To make the process more transparent, we are happy to follow CMS (Centers for Medicaid and Medicare Services) guidelines that require all hospitals to make available a list of standard charges (sometimes called a Chargemaster List) for products and services provided at the facility.
Before reading the list, please note that:
- The Chargemaster List does not generally reflect what a patient or insurer pays and not what the hospital receives in payment.
- In 2018 Gateway Regional Medical Center was paid, on average, less than 50 percent of charges.
- The charges included in the Chargemaster List do not reflect any discounts negotiated by insurance providers or other payment discounts that can greatly reduce the prices.
- What a patient will actually pay (or a patient’s responsibility) may vary depending on his/her individual health insurance plan, deductible amounts and co-pays.
Uninsured or under-insured patients should always consult with our staff to determine if they qualify for discounts. Please contact Customer Service (toll-free) at 877-349-0027 for assistance.
The prices included in the price list are correct as of October 2, 2022.
What is a charge?
A hospital charge is a federally-required maximum “list price” for an item or service that does not reflect any negotiated discount by the insurance provider. Hospitals are required to maintain a catalog of procedures, descriptions and list prices in a complex accounting tool, known as the hospital Chargemaster.
What do health insurance providers pay?
Insurers (including Medicare, Medicaid, commercial health insurance providers, and others) do not pay the charges listed in the Chargemaster List. Instead, they pay a set price that is negotiated in advance. Every insurance company pays the hospital differently based on their contract. Patients pay only the out-of-pocket amounts set by their insurance providers.
How can I use this hospital charge information for comparing prices?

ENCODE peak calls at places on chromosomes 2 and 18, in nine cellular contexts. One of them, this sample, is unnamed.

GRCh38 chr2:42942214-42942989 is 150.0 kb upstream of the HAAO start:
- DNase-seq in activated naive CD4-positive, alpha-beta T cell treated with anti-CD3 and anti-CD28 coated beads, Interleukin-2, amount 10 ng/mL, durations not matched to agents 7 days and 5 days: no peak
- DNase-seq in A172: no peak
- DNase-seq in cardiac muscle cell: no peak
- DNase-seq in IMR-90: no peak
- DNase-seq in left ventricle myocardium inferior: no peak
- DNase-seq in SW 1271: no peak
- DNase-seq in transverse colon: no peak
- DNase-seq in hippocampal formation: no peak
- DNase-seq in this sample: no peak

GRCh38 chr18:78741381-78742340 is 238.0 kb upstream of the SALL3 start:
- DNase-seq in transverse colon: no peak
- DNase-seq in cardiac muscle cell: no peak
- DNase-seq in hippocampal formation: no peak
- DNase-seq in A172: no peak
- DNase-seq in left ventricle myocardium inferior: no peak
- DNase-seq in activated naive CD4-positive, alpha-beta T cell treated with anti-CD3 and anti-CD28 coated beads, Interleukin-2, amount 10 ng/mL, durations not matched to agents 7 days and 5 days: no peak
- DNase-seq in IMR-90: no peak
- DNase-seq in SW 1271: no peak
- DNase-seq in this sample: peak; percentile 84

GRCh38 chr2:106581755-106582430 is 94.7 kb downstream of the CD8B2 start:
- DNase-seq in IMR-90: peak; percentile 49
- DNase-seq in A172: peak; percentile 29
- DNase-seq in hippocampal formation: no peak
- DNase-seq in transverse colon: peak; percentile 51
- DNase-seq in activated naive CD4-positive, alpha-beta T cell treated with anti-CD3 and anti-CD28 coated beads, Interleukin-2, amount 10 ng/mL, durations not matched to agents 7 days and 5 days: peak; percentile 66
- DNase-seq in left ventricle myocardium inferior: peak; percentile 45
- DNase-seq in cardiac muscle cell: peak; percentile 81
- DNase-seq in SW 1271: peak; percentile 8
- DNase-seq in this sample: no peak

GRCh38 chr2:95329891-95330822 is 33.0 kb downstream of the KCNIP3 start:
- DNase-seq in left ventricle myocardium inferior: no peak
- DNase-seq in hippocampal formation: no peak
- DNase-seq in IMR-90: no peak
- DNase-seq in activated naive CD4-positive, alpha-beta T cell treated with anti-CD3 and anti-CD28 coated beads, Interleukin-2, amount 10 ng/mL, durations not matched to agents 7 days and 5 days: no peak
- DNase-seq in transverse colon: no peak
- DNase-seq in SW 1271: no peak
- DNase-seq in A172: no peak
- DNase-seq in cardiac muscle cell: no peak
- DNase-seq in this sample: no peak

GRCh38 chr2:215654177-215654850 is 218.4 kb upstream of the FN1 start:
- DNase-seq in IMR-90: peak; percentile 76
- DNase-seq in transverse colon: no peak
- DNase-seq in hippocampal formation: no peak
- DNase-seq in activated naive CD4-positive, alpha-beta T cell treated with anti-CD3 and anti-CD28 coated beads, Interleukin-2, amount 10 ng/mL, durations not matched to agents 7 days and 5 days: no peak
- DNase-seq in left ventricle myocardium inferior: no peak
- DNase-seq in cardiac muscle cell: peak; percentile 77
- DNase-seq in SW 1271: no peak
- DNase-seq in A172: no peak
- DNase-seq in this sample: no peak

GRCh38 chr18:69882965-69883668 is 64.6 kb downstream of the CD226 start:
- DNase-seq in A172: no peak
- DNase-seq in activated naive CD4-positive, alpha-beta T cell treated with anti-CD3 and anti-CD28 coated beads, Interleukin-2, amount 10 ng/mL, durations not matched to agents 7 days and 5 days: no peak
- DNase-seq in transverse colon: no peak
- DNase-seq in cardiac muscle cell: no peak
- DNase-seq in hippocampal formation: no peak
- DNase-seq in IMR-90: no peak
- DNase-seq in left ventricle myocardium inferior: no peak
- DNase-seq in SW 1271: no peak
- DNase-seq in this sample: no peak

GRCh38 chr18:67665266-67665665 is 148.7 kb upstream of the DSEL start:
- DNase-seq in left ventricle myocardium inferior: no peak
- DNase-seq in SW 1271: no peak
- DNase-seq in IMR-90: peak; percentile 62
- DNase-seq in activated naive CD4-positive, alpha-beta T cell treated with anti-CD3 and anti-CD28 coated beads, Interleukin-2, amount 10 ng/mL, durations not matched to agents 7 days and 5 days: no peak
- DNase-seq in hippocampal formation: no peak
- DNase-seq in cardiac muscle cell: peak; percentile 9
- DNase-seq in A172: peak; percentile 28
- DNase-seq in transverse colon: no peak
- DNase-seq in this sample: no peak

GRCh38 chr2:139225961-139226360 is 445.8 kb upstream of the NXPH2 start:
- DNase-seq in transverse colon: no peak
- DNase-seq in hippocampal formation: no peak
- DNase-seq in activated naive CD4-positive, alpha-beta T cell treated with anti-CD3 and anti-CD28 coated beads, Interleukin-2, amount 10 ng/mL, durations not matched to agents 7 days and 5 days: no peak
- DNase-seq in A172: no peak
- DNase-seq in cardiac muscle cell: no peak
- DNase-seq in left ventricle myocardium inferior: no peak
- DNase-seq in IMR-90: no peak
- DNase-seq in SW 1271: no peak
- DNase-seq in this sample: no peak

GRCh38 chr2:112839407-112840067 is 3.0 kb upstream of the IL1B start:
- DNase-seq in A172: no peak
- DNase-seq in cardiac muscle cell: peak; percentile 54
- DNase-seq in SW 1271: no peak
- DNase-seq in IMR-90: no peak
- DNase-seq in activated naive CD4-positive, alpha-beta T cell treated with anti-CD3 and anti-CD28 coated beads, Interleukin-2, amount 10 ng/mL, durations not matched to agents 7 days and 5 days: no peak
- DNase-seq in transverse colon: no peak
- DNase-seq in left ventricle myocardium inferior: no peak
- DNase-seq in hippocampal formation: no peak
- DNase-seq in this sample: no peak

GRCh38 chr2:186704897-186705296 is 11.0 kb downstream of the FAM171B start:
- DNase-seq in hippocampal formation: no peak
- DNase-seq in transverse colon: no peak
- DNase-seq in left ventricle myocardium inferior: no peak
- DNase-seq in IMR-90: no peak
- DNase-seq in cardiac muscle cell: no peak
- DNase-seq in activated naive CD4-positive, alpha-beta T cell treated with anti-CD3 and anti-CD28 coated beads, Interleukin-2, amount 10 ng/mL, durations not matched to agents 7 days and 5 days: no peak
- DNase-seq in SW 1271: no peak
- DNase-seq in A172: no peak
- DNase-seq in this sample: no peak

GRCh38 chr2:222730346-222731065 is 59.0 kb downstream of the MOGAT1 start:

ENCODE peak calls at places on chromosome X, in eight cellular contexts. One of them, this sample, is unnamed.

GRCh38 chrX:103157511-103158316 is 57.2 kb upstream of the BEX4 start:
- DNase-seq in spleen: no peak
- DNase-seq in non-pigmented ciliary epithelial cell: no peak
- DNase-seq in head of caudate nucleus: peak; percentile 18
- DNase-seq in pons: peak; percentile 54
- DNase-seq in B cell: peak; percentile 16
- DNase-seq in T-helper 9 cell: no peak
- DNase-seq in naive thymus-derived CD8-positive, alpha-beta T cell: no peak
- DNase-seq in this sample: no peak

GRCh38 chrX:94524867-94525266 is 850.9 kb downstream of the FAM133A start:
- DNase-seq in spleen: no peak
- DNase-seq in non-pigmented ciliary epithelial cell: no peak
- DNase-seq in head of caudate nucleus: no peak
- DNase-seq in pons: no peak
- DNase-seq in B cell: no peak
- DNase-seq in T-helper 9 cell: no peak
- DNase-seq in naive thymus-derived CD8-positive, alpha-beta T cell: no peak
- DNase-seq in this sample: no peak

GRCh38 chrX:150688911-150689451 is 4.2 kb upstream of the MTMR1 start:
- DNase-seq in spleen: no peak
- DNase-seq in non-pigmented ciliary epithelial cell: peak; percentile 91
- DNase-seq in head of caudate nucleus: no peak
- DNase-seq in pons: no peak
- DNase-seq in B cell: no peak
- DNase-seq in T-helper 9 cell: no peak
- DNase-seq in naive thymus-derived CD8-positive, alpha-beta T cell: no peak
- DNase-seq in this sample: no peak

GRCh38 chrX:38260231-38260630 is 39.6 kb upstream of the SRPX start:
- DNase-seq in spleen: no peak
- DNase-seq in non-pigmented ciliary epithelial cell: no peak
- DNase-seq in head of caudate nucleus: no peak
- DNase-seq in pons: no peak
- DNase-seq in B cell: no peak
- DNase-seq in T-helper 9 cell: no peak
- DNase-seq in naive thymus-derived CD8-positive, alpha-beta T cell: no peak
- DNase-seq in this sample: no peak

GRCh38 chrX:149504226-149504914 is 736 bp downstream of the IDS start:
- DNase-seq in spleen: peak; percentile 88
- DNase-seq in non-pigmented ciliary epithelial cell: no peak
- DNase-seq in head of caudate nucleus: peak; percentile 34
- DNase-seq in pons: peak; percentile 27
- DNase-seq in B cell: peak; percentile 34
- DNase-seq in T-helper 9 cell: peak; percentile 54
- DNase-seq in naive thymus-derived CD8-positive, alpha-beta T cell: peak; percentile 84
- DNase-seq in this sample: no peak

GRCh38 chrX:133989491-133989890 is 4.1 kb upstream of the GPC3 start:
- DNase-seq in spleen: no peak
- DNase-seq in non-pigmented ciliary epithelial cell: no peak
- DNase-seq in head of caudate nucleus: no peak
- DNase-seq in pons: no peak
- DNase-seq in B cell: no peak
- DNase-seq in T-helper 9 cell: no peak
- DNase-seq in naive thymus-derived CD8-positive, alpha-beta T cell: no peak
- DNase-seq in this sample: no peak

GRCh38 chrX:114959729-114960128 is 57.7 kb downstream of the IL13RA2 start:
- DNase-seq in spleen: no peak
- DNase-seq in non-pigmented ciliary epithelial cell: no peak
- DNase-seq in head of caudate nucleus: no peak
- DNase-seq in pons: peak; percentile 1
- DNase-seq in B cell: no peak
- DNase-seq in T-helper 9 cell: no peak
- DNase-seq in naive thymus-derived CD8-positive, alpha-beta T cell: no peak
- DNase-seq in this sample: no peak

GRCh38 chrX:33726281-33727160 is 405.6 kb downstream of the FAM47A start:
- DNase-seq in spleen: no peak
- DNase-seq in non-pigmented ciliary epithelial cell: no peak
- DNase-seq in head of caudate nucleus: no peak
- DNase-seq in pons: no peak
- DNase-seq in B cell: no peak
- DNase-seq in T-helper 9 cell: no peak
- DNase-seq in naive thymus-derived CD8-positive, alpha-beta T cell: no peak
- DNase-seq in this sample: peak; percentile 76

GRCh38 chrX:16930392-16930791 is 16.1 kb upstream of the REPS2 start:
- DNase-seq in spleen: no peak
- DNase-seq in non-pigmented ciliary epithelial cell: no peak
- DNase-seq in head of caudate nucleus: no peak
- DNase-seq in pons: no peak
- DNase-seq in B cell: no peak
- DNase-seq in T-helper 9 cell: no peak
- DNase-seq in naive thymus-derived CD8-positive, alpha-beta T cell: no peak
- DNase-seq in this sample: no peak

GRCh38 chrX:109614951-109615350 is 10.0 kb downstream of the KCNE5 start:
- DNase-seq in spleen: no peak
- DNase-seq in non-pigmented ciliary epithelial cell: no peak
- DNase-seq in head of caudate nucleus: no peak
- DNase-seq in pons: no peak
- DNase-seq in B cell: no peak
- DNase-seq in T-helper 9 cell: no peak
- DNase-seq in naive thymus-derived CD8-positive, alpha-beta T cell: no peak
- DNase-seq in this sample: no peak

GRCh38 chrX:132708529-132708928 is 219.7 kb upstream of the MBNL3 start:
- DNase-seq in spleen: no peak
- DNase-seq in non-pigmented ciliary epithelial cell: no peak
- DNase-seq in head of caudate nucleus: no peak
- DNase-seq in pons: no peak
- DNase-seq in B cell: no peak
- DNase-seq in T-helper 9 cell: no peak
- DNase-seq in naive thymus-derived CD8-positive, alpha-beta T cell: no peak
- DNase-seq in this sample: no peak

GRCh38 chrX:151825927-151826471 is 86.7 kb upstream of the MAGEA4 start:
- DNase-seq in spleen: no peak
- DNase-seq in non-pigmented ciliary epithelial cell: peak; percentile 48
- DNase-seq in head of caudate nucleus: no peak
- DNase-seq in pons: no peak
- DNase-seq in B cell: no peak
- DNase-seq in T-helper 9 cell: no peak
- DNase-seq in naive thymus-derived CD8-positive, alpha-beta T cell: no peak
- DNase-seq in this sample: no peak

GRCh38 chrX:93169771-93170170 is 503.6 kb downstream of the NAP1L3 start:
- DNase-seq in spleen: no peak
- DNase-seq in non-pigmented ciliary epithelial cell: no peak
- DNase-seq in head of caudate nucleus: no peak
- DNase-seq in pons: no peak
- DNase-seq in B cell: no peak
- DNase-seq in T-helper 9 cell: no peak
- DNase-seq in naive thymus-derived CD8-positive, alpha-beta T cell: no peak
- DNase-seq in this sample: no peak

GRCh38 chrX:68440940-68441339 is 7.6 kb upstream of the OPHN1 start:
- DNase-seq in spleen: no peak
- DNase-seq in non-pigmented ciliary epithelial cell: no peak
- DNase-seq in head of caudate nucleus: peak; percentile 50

Charge information, by itself, isn’t generally useful to determine how much patients may need to pay, or to compare what a patient might owe a hospital. Discounts and fee schedules are used to determine how much insurance providers pay and may vary from hospital to hospital.
How are charges different from what insurance companies pay?
Again, Medicare, Medicaid and commercial insurance providers negotiate set prices for what they will pay for medical services. In most cases, what your insurance company sets as the reimbursement will be less than the hospital Chargemaster. For example, the charge for staying in a hospital room for one day may be listed in the Chargemaster as $1,500, but the negotiated fee agreed upon by the insurance provider may only be $700.
How are charges different from your possible out of pocket costs, like your deductible or co-insurance?
Deductibles and co-pay amounts are based on the reimbursement terms set by your insurance provider for covered services. They are rarely ever based on the actual hospital Chargemaster.
How can you receive a clearer customized estimate of your actual out of pocket costs?
For more information about your potential out-of-pocket costs, please contact your insurance provider prior to receiving care. Please contact our Business Office at 618-798-3750 to discuss any specific questions or to speak with a counselor about payment options.
Download a CSV File of the average price procedure report that includes DRGs, Average Charge per case and Average Medicare payment per case (total payment from both medicare and the patient).
Download the Chargemaster List in CSV Format for services at Gateway Regional Medical Center.
(In compliance with CMS guidelines, we are offering our Chargemaster List in a .CSV format which is “machine-readable.” It’s also readable by people — the easiest way to do that is to download the file and open it using a spreadsheet program, such as Microsoft Excel, OpenOffice Calc, or Google Sheets.)